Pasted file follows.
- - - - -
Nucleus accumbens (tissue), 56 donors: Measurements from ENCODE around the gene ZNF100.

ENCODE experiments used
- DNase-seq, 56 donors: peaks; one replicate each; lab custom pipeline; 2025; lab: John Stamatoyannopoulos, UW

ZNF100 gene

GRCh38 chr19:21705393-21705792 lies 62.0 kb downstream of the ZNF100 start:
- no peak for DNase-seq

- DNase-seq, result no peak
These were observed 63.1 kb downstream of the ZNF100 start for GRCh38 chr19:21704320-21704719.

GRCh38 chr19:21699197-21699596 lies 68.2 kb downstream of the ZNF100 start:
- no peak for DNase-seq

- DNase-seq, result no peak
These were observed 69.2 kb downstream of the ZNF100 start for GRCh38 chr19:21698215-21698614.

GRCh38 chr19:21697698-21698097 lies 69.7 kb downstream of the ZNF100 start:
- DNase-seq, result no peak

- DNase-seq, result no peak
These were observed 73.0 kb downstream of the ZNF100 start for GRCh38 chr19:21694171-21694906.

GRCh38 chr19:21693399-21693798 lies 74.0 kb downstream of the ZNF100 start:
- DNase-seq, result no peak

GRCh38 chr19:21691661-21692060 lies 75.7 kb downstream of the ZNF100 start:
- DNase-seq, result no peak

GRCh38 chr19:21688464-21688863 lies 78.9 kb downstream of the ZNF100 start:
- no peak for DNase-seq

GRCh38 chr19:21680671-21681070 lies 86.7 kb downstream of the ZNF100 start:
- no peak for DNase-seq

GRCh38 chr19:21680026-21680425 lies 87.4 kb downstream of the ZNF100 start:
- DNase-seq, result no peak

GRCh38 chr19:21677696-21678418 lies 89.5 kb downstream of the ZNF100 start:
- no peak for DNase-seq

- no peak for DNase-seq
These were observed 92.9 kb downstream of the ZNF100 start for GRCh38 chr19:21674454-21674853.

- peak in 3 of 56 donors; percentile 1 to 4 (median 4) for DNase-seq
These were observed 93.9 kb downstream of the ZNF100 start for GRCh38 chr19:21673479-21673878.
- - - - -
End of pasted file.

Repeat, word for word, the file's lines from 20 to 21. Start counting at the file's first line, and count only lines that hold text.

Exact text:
- DNase-seq, result no peak

GRCh38 chr19:21688464-21688863 lies 78.9 kb downstream of the ZNF100 start: